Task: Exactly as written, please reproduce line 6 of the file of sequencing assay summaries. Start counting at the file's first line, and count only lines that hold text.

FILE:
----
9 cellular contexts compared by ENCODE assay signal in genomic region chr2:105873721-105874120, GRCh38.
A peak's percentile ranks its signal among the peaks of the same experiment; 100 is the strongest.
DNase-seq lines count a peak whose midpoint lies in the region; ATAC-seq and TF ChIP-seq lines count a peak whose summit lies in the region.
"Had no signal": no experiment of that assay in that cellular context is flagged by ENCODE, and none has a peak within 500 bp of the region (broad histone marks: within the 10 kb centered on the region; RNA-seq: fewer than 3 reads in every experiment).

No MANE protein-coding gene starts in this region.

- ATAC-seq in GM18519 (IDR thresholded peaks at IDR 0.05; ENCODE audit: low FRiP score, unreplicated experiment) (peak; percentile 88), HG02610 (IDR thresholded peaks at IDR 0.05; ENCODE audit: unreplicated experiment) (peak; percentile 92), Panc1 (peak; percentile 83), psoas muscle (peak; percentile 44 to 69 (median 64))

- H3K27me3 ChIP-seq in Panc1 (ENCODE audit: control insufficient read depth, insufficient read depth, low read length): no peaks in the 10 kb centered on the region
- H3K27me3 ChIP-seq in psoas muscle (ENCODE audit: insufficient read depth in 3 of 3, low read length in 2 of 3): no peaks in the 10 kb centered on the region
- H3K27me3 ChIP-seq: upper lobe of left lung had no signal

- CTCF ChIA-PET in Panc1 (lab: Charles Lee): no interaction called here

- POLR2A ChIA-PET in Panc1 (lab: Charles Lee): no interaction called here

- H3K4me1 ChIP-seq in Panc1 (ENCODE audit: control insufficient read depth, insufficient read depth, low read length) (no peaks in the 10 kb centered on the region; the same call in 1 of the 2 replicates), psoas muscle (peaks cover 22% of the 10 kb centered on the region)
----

- ATAC-seq in GM18519 (IDR thresholded peaks at IDR 0.05; ENCODE audit: low FRiP score, unreplicated experiment) (peak; percentile 88), HG02610 (IDR thresholded peaks at IDR 0.05; ENCODE audit: unreplicated experiment) (peak; percentile 92), Panc1 (peak; percentile 83), psoas muscle (peak; percentile 44 to 69 (median 64))